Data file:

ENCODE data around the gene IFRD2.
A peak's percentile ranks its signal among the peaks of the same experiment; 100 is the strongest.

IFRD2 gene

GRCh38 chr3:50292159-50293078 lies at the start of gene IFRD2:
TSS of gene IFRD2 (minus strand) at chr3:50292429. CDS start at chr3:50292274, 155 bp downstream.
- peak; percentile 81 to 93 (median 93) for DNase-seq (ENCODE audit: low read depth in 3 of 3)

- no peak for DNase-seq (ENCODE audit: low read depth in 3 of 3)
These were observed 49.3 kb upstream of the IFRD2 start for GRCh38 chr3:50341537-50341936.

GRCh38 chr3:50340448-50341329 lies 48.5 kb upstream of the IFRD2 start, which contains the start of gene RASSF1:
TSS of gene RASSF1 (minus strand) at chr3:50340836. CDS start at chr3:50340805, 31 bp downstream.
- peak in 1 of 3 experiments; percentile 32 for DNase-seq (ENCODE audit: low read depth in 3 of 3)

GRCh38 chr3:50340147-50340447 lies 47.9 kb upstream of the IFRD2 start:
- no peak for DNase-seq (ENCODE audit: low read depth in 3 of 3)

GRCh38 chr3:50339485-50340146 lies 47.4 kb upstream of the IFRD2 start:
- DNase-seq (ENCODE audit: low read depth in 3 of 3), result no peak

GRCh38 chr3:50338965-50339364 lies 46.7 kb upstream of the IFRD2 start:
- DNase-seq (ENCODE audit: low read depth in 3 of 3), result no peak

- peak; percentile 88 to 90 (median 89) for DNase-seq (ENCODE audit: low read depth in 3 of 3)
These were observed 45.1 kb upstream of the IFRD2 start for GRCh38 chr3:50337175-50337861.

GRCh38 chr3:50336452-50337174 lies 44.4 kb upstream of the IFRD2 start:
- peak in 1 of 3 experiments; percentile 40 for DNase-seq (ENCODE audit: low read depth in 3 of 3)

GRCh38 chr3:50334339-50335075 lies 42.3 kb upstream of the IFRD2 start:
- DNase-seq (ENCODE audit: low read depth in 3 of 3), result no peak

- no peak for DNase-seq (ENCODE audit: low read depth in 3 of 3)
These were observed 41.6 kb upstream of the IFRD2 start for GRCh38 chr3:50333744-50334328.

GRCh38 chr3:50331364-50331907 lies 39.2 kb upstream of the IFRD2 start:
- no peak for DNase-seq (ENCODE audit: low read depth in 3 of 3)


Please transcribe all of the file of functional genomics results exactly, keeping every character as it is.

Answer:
ENCODE data around the gene IFRD2.
A peak's percentile ranks its signal among the peaks of the same experiment; 100 is the strongest.

IFRD2 gene

GRCh38 chr3:50292159-50293078 lies at the start of gene IFRD2:
TSS of gene IFRD2 (minus strand) at chr3:50292429. CDS start at chr3:50292274, 155 bp downstream.
- peak; percentile 81 to 93 (median 93) for DNase-seq (ENCODE audit: low read depth in 3 of 3)

- no peak for DNase-seq (ENCODE audit: low read depth in 3 of 3)
These were observed 49.3 kb upstream of the IFRD2 start for GRCh38 chr3:50341537-50341936.

GRCh38 chr3:50340448-50341329 lies 48.5 kb upstream of the IFRD2 start, which contains the start of gene RASSF1:
TSS of gene RASSF1 (minus strand) at chr3:50340836. CDS start at chr3:50340805, 31 bp downstream.
- peak in 1 of 3 experiments; percentile 32 for DNase-seq (ENCODE audit: low read depth in 3 of 3)

GRCh38 chr3:50340147-50340447 lies 47.9 kb upstream of the IFRD2 start:
- no peak for DNase-seq (ENCODE audit: low read depth in 3 of 3)

GRCh38 chr3:50339485-50340146 lies 47.4 kb upstream of the IFRD2 start:
- DNase-seq (ENCODE audit: low read depth in 3 of 3), result no peak

GRCh38 chr3:50338965-50339364 lies 46.7 kb upstream of the IFRD2 start:
- DNase-seq (ENCODE audit: low read depth in 3 of 3), result no peak

- peak; percentile 88 to 90 (median 89) for DNase-seq (ENCODE audit: low read depth in 3 of 3)
These were observed 45.1 kb upstream of the IFRD2 start for GRCh38 chr3:50337175-50337861.

GRCh38 chr3:50336452-50337174 lies 44.4 kb upstream of the IFRD2 start:
- peak in 1 of 3 experiments; percentile 40 for DNase-seq (ENCODE audit: low read depth in 3 of 3)

GRCh38 chr3:50334339-50335075 lies 42.3 kb upstream of the IFRD2 start:
- DNase-seq (ENCODE audit: low read depth in 3 of 3), result no peak

- no peak for DNase-seq (ENCODE audit: low read depth in 3 of 3)
These were observed 41.6 kb upstream of the IFRD2 start for GRCh38 chr3:50333744-50334328.

GRCh38 chr3:50331364-50331907 lies 39.2 kb upstream of the IFRD2 start:
- no peak for DNase-seq (ENCODE audit: low read depth in 3 of 3)